Sports betting bill passes NY Senate committee

Credits: Glenn Pinkerton/Las Vegas News Bureau via Getty Images
Credits: Glenn Pinkerton/Las Vegas News Bureau via Getty Images

The legislation introduced in New York last week that seeks the legalisation of sports betting passed a Senate committee yesterday morning.

US.- The New York sports betting bill that was presented last week by Senator John Bonacic advanced out of a Senate committee yesterday morning. Despite its quick advancement, the bill’s sponsor believes that it will not progress any time in the near future.

S7900 would amend the current racing, parimutuel wagering and breeding law from New York. It would also subject casino sports betting to a 8.5 per cent tax on gross revenue, and operators would also have to pay a fee to sports leagues in order to fight game-fixing. While it wasn’t debated, the Senate Racing, Gaming and Wagering Committee moved the bill on to the next committee stop. S7900 is now waiting to be discussed by the Senate Finance Committee.

Sen. John Bonacic said: “With today’s passage of S7900 out of the Racing, Gaming and Wagering Committee, legalized sports betting is one step closer to becoming a reality in New York State. I thank my colleagues on the Committee for their support of this bill, and look forward to working with them and the many stakeholders, during the remainder of the legislative session to ensure that New York has the best piece of legislation possible should the Supreme Court strike down PASPA.”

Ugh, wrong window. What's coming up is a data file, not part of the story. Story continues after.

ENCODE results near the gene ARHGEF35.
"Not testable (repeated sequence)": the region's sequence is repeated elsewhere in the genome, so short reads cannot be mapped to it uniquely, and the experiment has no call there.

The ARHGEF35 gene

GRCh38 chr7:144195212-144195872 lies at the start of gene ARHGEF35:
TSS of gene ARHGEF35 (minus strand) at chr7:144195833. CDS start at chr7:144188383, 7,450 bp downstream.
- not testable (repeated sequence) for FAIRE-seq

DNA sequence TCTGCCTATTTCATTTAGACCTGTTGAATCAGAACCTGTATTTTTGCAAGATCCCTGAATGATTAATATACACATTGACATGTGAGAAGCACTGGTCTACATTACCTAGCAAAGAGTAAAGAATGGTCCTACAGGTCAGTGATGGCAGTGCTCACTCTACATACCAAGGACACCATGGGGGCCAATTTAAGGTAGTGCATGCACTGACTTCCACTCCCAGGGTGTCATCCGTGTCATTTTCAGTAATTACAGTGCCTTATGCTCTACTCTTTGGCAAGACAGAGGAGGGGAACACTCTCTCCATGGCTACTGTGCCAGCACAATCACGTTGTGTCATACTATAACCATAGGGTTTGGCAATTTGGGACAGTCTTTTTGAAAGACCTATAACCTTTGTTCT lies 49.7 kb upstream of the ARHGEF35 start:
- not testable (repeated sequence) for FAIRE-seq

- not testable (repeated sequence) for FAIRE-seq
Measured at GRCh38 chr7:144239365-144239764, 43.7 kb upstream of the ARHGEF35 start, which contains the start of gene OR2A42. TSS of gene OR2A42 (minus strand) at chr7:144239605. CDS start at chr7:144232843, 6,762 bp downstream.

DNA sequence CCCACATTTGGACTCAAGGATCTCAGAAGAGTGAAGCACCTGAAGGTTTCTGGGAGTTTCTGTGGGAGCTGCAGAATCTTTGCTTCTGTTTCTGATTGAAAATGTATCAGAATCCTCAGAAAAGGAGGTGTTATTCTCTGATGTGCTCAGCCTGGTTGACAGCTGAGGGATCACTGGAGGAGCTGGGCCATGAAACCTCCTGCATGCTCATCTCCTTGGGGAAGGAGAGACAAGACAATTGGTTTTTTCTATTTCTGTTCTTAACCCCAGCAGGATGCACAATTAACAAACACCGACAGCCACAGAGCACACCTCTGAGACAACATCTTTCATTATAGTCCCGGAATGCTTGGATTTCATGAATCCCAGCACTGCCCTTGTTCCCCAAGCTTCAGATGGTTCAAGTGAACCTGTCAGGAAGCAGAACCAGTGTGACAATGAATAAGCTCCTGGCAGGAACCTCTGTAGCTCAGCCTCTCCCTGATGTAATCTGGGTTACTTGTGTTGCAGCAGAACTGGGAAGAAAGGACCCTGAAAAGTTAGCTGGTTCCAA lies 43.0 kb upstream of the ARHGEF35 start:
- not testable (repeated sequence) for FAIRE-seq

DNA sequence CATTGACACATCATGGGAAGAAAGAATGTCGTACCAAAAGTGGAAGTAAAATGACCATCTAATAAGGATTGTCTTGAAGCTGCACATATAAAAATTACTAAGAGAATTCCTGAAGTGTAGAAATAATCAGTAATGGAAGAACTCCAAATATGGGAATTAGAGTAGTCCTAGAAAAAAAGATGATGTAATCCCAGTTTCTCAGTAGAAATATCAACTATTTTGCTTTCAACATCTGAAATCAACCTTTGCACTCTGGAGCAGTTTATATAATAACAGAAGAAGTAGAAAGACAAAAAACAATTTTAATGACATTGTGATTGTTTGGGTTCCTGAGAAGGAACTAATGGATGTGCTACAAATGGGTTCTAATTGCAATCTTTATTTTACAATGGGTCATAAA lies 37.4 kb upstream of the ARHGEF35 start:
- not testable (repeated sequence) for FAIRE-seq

Assembly member Gary Pretlow, chairman of the chamber’s gaming committee, is reportedly worried over some parts of the legislation. “We’re now going to wait on the Assembly, to have them weigh in,” Bonacic said.

The legislation was introduced ahead of the decision by the Supreme Court in the New Jersey case that seeks to repeal the Professional and Amateur Sports Protection Act (PASPA) that prohibits sports betting on a federal level. Bonacic believes that New York should be ready in case the Supreme Court decides to overturn the PASPA act and rule in favour of New Jersey. He said that the state is known for being slow when dealing with developments in the gambling industry.

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